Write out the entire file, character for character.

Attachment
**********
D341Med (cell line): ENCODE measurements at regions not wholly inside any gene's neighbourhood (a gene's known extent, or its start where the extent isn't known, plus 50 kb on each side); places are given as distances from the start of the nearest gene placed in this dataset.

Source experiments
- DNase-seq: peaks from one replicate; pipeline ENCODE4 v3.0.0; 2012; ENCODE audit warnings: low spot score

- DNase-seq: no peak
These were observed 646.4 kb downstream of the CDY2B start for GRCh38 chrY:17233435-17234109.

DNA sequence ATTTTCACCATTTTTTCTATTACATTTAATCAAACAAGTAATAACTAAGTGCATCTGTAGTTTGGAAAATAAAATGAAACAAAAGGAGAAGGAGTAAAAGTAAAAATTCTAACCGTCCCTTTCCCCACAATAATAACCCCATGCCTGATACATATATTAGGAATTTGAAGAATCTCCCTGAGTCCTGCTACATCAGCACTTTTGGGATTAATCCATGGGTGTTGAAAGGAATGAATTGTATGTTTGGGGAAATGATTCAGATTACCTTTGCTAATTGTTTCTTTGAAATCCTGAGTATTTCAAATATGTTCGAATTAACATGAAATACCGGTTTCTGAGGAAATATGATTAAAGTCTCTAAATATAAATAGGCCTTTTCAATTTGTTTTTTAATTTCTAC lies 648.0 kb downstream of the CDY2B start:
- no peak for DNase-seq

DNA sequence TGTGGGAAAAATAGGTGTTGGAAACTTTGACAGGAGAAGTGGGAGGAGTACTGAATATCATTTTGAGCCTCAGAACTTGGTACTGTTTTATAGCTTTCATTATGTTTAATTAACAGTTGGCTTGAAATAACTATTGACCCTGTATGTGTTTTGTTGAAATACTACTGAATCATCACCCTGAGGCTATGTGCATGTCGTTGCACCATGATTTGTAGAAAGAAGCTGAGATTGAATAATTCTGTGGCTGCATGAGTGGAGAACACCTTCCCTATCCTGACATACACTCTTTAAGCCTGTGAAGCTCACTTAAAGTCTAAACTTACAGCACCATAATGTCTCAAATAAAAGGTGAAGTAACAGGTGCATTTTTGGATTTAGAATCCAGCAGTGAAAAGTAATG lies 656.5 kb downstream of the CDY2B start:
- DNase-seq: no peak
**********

D341Med (cell line): ENCODE measurements at regions not wholly inside any gene's neighbourhood (a gene's known extent, or its start where the extent isn't known, plus 50 kb on each side); places are given as distances from the start of the nearest gene placed in this dataset.

Source experiments
- DNase-seq: peaks from one replicate; pipeline ENCODE4 v3.0.0; 2012; ENCODE audit warnings: low spot score

- DNase-seq: no peak
These were observed 646.4 kb downstream of the CDY2B start for GRCh38 chrY:17233435-17234109.

DNA sequence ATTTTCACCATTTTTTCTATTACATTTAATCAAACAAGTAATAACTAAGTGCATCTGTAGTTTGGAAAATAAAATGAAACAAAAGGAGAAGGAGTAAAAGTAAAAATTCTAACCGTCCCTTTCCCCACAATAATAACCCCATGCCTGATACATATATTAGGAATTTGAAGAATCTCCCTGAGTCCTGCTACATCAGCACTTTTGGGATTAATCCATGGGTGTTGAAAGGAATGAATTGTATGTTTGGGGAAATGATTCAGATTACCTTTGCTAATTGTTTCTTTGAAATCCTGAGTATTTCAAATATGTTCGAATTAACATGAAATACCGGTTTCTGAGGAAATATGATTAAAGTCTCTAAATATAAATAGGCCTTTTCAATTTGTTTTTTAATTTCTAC lies 648.0 kb downstream of the CDY2B start:
- no peak for DNase-seq

DNA sequence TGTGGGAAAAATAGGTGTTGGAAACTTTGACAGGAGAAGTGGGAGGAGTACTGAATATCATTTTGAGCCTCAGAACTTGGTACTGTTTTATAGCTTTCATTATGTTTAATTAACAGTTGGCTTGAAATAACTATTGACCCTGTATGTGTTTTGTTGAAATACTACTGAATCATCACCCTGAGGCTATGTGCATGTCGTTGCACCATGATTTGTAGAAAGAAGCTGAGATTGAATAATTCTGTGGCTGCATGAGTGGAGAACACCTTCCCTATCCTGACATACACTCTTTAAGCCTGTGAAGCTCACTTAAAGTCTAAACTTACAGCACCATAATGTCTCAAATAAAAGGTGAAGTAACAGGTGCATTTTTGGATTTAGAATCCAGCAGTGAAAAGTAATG lies 656.5 kb downstream of the CDY2B start:
- DNase-seq: no peak